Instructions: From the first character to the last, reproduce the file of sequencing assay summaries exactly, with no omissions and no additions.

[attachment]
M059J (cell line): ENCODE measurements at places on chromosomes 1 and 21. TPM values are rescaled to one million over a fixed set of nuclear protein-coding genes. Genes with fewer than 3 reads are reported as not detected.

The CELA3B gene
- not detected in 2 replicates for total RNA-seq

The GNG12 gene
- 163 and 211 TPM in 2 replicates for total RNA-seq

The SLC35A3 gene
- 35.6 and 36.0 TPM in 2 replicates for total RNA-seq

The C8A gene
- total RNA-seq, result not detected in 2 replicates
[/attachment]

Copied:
M059J (cell line): ENCODE measurements at places on chromosomes 1 and 21. TPM values are rescaled to one million over a fixed set of nuclear protein-coding genes. Genes with fewer than 3 reads are reported as not detected.

The CELA3B gene
- not detected in 2 replicates for total RNA-seq

The GNG12 gene
- 163 and 211 TPM in 2 replicates for total RNA-seq

The SLC35A3 gene
- 35.6 and 36.0 TPM in 2 replicates for total RNA-seq

The C8A gene
- total RNA-seq, result not detected in 2 replicates